I have been told I’m known around Livingston County as the “crazy Alzheimer’s lady,” and I am perfectly OK with that title. I have been a volunteer with the Alzheimer’s Association for nine years and I will continue to be until the day I die. Or until we find a cure. Whichever comes first (hopefully the latter).
My Grandma, who I call “Chupe,” was diagnosed with Alzheimer’s disease when I was 21 years old. I withdrew from Eastern Michigan University and moved back home. My mom retired early as a schoolteacher with Livonia Public Schools. We had no idea what we were in for, but in that moment we knew we had to do some hard life halts and take care of her, whatever that entailed, because all of our lives, she had gone to any length to take care of us. That woman was (is) my hero and my very best friend.
Mom and I began our journey as her sole full-time caregivers and made a pact to keep her at home. And for 15 years, until we were by her side and watched her take her last breath, we did just that.
It was an ongoing battle over the years to try and get help for my mom and me. And through many different experiences I learned just how flawed our healthcare system is. Simply put, there is no help for the caregivers. And I had finally had enough. I never wanted to another family to go through what mine had. So I made the decision to become an advocate and I went all in.
Every year I attend my State Advocacy Day and this past March attended my third National Alzheimers Advocacy Forum in Washington, D.C. I work with elected officials, from both sides, with one common goal in mind: To End Alzheimer’s. All of my members of Congress at both a state and federal level know me by name, and I make damn sure they know Chupe’s.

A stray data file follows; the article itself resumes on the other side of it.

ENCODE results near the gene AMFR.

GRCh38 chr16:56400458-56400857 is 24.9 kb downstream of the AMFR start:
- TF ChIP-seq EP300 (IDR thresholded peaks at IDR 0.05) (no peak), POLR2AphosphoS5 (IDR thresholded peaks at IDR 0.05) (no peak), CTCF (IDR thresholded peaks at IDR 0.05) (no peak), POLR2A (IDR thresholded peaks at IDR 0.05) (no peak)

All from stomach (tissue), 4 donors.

There is nothing more empowering than to work in a bipartisan matter, fighting a disease that has no prevention, no cure, and no way to stop it. There are no survivors. I cannot put into words how I feel about this group of advocates and volunteers from across the country. We are all oddly connected by this godawful disease, but we all fight the same fight, together.
The purple movement is nothing short of awe aspiring. Along with advocacy, I am also dedicated to fundraising. Since year one, I have been the team captain of “Team Chupe!” And every year, in her honor, we are a top team for the Brighton Walk To End Alzheimer’s.
This year I will be co-hosting the Second Annual Gatsby Gala on Aug. 15 at Brewery Becker in Brighton. Last year we raised $5,250, and this year we are hoping to raise $10,000. It’s an evening of dancing, drinks, food, giveaways, a cigar bar and the most fun flapper dresses, with all proceeds benefiting this very deserving cause (www.brightongatsbygala.com).
This will be our 9th year in Brighton doing the Walk To End Alzheimer’s, the association’s signature fundraising event. And the event that has my heart. It’s a day where our community comes together as one to honor our loved ones and to simply have hope. Walk is my most favorite day of the year, and I encourage everyone to experience it. This year, on Oct. 5, it will once again be in Downtown Brighton on Main Street. (www.alz.org/walk).
I write this after walking in Brighton’s 4th of July parade, wearing knee-high striped purple socks, a purple tutu, purple chucks, and a purple #EndAlz cape. And yes, I am 38 years old. I will talk to anyone and everyone I can about this disease and I will never shut up about it. Not until it is recognized as the public health crisis it is, and, more importantly, something is done about it. Maybe I am the crazy Alzheimer’s lady. And maybe someday, is you or someone you know is affected by this disease, you’ll be able to look back and say “thankfully that girl from Brighton helped find a cure.” #EndAlz.
Alzheimer’s Ambassador and Brighton resident Lauren Kovach is co-chair of the Second Annual Gatsby Gala at Brewery Becker in downtown Brighton. For more information on the event, click here.